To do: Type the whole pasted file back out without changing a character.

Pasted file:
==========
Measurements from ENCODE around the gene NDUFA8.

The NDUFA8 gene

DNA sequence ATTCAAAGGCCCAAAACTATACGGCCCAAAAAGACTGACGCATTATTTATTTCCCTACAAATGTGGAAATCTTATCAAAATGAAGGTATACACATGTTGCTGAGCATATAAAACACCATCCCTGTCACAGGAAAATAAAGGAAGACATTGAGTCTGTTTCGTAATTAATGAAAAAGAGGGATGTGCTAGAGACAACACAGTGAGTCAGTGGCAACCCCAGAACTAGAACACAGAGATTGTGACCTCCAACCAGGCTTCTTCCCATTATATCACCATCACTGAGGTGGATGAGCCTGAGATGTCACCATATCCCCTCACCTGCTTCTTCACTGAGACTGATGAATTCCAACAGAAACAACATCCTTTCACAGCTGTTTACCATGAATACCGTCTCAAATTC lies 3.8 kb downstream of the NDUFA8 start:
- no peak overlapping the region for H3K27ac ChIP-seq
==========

Measurements from ENCODE around the gene NDUFA8.

The NDUFA8 gene

DNA sequence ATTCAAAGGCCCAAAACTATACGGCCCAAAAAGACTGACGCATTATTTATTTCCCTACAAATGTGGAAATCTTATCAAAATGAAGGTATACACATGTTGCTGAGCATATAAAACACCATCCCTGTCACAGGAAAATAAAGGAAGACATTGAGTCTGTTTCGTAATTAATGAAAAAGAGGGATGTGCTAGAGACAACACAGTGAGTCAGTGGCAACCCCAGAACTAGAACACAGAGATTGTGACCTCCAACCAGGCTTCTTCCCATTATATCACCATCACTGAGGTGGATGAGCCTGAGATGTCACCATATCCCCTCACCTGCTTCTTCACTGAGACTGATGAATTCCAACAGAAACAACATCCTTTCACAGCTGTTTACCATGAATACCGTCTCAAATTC lies 3.8 kb downstream of the NDUFA8 start:
- no peak overlapping the region for H3K27ac ChIP-seq